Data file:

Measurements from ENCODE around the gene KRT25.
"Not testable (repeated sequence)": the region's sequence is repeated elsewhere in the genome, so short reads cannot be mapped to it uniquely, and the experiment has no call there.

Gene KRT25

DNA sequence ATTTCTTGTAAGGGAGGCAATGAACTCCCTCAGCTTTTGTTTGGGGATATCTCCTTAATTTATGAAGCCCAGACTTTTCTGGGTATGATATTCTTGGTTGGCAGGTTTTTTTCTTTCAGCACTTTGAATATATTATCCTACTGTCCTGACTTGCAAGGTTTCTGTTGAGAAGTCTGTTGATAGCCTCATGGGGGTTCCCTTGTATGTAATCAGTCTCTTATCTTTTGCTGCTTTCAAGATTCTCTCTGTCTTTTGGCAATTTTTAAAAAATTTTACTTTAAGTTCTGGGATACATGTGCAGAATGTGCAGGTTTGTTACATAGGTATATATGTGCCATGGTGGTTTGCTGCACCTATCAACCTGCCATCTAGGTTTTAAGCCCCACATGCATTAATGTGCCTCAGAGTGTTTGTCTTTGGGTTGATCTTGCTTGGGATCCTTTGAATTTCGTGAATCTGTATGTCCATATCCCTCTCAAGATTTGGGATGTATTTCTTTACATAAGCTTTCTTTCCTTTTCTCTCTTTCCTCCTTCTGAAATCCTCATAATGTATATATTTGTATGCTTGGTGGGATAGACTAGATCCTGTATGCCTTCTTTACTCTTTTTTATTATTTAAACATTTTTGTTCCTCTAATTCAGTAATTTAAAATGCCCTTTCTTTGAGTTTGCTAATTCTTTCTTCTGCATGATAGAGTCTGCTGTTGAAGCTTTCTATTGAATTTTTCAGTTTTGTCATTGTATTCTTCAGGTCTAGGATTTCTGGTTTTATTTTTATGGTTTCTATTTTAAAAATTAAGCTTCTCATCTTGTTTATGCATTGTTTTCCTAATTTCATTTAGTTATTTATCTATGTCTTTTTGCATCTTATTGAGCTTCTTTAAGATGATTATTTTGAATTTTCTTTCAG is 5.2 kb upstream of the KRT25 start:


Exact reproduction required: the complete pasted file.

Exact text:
Measurements from ENCODE around the gene KRT25.
"Not testable (repeated sequence)": the region's sequence is repeated elsewhere in the genome, so short reads cannot be mapped to it uniquely, and the experiment has no call there.

Gene KRT25

DNA sequence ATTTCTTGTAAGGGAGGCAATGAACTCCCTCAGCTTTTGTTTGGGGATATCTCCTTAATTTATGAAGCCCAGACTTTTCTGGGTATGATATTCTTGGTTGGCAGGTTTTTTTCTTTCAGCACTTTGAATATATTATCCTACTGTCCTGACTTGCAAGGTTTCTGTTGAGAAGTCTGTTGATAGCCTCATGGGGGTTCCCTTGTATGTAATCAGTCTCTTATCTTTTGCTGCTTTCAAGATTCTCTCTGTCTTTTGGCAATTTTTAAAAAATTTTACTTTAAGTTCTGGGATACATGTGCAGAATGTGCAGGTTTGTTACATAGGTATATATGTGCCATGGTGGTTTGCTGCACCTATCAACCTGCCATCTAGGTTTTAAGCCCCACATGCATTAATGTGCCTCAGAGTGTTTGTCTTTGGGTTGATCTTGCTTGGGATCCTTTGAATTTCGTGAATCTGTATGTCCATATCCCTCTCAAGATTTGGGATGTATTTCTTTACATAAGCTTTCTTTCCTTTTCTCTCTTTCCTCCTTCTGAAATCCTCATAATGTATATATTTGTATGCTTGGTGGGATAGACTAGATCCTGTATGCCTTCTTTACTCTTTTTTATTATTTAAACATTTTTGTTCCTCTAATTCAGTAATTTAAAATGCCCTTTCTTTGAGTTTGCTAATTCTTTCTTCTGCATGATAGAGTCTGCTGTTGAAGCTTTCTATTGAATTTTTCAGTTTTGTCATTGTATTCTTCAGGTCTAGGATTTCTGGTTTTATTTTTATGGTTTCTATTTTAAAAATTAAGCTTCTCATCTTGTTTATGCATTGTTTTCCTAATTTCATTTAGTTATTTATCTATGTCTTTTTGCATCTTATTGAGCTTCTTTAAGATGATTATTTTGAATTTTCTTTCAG is 5.2 kb upstream of the KRT25 start: